What is offboarding?

Offboarding is the process of ending the working relationship between an employer and a departing employee. The offboarding process should be implemented both for employees voluntarily leaving their roles and for those who have been laid off.

The primary goals of creating an organized offboarding process are to:

  • Maintain a respectable working relationship between the employer and departing employee
  • Preserve the company’s reputation
  • Sustain a positive company culture
  • Ensure company data remains secure

To achieve those goals, the offboarding process should strive to:

  • Minimize potential distractions and conflicts between management and departing employees
  • End departing employees' time with the company on a positive note
  • Collect feedback during exit interviews from departing employees
  • Assist departing employees with outplacement services, if needed

The current relevance of offboarding

An efficient offboarding process has recently become more crucial to an organization’s success than previously. Why? The Great Resignation.

We’re sure you’ve heard of this recent phenomenon. But, as a quick reminder, “The Great Resignation” refers to the higher-than-average number of employees leaving their jobs during and after the pandemic for a range of reasons, including the desire to continue working remotely, childcare issues, health concerns, and frustrating workplace conditions.

But even if “The Great Resignation” hasn’t directly affected your business, an efficient offboarding process is a must-have for your organization. Why? Because it can help to retain existing employees and recruit new talent. The offboarding process helps to achieve those goals when an employee quits or gets fired by systematizing the tasks required to:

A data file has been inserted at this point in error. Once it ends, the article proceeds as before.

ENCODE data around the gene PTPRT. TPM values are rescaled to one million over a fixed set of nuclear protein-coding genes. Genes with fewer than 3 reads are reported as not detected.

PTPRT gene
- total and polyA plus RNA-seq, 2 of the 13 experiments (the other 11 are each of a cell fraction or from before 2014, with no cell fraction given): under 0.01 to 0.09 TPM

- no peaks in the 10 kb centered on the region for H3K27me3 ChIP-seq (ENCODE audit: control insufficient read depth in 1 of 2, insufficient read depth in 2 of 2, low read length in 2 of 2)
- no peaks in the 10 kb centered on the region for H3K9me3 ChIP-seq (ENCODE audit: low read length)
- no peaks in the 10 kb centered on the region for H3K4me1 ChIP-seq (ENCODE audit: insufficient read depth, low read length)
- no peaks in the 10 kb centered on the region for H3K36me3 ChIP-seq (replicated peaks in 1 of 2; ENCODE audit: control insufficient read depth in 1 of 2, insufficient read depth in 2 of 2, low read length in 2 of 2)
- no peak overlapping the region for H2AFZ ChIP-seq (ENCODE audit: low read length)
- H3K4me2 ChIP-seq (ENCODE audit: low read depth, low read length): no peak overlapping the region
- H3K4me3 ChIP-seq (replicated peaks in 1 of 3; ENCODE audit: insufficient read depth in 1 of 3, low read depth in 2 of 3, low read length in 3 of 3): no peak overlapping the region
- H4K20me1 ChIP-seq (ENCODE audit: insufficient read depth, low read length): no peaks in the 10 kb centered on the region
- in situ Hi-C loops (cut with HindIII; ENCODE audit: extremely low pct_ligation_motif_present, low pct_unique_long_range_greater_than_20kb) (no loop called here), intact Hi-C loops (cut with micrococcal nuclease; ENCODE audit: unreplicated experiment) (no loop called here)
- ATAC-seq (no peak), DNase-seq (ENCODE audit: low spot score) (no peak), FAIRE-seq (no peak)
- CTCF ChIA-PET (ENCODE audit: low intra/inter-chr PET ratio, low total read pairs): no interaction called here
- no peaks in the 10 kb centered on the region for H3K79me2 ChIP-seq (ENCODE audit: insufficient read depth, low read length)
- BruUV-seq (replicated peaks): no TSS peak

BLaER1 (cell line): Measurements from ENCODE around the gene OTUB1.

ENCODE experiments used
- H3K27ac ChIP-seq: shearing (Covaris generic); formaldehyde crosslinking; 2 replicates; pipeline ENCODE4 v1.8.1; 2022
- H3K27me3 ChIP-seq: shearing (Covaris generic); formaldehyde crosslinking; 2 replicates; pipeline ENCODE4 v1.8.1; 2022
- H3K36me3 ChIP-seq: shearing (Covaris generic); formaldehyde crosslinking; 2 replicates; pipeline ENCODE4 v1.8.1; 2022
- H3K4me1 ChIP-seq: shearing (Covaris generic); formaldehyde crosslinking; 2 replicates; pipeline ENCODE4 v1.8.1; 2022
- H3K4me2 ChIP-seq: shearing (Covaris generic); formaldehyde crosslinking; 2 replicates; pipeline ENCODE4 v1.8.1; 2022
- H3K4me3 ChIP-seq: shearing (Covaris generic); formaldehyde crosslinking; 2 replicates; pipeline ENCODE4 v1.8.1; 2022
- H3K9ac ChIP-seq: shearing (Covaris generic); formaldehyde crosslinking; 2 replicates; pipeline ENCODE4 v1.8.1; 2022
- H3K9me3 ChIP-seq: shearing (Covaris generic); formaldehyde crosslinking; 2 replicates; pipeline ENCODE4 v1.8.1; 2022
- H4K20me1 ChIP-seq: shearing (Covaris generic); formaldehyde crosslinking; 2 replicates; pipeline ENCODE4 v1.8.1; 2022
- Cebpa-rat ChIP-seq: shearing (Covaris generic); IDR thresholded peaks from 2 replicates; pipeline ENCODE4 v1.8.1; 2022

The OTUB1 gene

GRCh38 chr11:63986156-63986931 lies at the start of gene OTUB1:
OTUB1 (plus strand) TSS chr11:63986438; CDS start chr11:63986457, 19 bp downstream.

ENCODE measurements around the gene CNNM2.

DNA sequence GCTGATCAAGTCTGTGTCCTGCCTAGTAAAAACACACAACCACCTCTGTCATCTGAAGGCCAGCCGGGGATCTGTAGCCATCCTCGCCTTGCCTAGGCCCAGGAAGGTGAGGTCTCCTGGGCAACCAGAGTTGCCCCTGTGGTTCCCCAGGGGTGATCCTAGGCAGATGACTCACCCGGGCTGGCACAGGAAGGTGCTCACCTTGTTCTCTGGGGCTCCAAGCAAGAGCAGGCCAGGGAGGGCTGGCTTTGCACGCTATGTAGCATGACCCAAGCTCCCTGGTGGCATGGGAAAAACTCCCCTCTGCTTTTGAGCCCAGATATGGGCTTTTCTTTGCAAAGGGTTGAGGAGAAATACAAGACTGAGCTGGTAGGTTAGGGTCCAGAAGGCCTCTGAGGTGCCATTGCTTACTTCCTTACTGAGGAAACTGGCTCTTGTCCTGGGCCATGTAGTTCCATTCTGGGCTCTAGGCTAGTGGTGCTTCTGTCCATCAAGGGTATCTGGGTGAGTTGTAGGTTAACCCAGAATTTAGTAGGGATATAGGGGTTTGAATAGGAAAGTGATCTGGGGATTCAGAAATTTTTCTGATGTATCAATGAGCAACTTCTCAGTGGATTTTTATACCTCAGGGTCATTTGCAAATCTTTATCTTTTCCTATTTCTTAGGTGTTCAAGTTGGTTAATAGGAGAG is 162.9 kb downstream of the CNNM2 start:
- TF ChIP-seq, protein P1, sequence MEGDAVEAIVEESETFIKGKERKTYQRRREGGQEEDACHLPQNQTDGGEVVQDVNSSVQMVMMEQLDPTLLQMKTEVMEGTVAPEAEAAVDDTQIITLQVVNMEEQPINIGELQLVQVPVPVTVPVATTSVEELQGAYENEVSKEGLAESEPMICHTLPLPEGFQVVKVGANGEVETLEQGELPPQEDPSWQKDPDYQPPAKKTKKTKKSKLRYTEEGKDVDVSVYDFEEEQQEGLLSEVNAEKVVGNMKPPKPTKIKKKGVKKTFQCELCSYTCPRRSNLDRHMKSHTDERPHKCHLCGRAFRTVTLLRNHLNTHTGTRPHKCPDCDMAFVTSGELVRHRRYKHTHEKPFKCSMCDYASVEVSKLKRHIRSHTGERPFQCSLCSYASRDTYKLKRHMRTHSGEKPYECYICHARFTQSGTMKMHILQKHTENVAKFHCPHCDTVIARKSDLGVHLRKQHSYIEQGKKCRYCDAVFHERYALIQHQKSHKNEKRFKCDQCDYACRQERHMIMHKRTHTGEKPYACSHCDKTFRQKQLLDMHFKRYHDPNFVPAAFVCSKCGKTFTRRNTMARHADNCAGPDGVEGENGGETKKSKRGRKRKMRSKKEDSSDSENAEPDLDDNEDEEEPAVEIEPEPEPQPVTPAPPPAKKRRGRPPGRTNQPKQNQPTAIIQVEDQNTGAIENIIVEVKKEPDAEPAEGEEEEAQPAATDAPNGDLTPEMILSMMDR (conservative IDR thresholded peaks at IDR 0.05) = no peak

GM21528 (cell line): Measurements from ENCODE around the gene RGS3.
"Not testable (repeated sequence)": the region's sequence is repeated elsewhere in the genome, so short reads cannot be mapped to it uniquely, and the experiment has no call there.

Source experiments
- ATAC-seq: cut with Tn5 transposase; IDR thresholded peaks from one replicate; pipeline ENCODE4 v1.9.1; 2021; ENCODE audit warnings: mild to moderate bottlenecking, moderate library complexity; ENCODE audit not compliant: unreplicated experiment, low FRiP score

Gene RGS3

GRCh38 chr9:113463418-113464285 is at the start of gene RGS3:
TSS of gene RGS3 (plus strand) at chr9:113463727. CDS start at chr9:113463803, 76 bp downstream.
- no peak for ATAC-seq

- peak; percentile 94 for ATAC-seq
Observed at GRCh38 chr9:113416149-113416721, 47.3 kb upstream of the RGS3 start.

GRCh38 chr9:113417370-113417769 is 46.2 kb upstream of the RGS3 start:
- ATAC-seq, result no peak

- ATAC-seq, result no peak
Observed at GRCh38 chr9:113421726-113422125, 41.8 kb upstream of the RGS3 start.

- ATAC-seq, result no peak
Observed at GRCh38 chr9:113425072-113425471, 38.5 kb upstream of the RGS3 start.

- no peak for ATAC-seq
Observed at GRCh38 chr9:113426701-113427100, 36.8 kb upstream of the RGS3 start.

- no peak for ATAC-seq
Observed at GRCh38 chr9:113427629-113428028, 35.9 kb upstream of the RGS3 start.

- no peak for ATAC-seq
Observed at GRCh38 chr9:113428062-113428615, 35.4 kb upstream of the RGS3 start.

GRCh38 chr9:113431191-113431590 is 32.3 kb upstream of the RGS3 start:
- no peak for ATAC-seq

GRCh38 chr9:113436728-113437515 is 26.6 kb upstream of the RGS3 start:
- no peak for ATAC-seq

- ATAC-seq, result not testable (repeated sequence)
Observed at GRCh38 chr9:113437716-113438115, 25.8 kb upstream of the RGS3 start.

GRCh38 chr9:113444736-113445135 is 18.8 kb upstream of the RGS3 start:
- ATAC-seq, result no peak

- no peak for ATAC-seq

• Recover company assets and revoke access to company accounts to prevent security risks
  • Avoid legal issues related to misunderstandings and misaligned expectations
  • Collect feedback on how your company can improve and retain employees
  • End employee contracts without less worry of potential backlash or damage to your company’s reputation
  • Minimize the impact a loss of colleagues can have on the morale of remaining employees

Keep in mind that employees leaving en masse also creates problems for your IT and security teams who must review and terminate each former employee's access privileges to sensitive company data.

The longer these teams lack the direction to offboard employees, the longer your organization is vulnerable to security risks. For that reason, your HR team should collaborate with the IT and security teams to review and improve your organization’s existing offboarding process.

How to maintain your employer brand during offboarding

Regardless of the reason, leaving a job and workplace can be stressful and tedious. A smooth offboarding process helps establish a relationship of respect between your organization and departing employees. In turn, the offboarding process works to maintain and strengthen your company brand by making it more likely that:

  1. The employee will speak highly of your organization to their connections
  2. Your company can collect useful information during exit interviews
  3. Remaining employees won’t view your handling of departing employees as a potential red flag for reasons to also consider leaving

Point 1 is relatively easy to understand. A happy ex-employee might refer other top talents to apply for open roles at your company. This type of employee is also likely to share reviews (online and offline) that have a positive impact on your company's brand.

Point 2 requires a thoughtful and strategic approach. Your offboarding process should include exit interviews that aim to discover just how productive your current work environment is. You can ask questions about how well departing employees worked with their managers and co-workers.